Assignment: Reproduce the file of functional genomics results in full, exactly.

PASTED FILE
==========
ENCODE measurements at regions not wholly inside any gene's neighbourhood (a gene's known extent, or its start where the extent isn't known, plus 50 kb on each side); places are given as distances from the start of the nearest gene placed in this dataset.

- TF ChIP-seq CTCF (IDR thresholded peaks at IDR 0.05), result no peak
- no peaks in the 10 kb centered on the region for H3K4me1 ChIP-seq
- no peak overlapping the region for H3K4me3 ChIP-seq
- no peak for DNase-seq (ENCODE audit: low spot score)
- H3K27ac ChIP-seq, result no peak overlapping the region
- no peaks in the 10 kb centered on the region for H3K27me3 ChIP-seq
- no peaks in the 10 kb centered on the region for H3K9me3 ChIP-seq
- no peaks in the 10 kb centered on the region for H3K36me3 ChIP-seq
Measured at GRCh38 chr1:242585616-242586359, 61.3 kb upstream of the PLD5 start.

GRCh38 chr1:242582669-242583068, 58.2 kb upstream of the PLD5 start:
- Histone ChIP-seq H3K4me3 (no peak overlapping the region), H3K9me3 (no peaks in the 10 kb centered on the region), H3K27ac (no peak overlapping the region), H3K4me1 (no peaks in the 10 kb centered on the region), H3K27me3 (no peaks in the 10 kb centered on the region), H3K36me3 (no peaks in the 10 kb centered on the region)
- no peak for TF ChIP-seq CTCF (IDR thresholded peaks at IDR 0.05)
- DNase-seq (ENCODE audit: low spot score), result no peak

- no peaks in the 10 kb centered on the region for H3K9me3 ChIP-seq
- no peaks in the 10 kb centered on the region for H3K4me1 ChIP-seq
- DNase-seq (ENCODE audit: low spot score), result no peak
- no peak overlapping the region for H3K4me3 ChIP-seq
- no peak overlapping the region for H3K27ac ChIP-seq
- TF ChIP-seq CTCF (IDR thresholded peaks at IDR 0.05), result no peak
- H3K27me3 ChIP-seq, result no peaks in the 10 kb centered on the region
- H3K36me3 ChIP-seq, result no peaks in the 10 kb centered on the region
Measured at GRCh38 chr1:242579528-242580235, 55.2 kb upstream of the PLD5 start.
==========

ENCODE measurements at regions not wholly inside any gene's neighbourhood (a gene's known extent, or its start where the extent isn't known, plus 50 kb on each side); places are given as distances from the start of the nearest gene placed in this dataset.

- TF ChIP-seq CTCF (IDR thresholded peaks at IDR 0.05), result no peak
- no peaks in the 10 kb centered on the region for H3K4me1 ChIP-seq
- no peak overlapping the region for H3K4me3 ChIP-seq
- no peak for DNase-seq (ENCODE audit: low spot score)
- H3K27ac ChIP-seq, result no peak overlapping the region
- no peaks in the 10 kb centered on the region for H3K27me3 ChIP-seq
- no peaks in the 10 kb centered on the region for H3K9me3 ChIP-seq
- no peaks in the 10 kb centered on the region for H3K36me3 ChIP-seq
Measured at GRCh38 chr1:242585616-242586359, 61.3 kb upstream of the PLD5 start.

GRCh38 chr1:242582669-242583068, 58.2 kb upstream of the PLD5 start:
- Histone ChIP-seq H3K4me3 (no peak overlapping the region), H3K9me3 (no peaks in the 10 kb centered on the region), H3K27ac (no peak overlapping the region), H3K4me1 (no peaks in the 10 kb centered on the region), H3K27me3 (no peaks in the 10 kb centered on the region), H3K36me3 (no peaks in the 10 kb centered on the region)
- no peak for TF ChIP-seq CTCF (IDR thresholded peaks at IDR 0.05)
- DNase-seq (ENCODE audit: low spot score), result no peak

- no peaks in the 10 kb centered on the region for H3K9me3 ChIP-seq
- no peaks in the 10 kb centered on the region for H3K4me1 ChIP-seq
- DNase-seq (ENCODE audit: low spot score), result no peak
- no peak overlapping the region for H3K4me3 ChIP-seq
- no peak overlapping the region for H3K27ac ChIP-seq
- TF ChIP-seq CTCF (IDR thresholded peaks at IDR 0.05), result no peak
- H3K27me3 ChIP-seq, result no peaks in the 10 kb centered on the region
- H3K36me3 ChIP-seq, result no peaks in the 10 kb centered on the region
Measured at GRCh38 chr1:242579528-242580235, 55.2 kb upstream of the PLD5 start.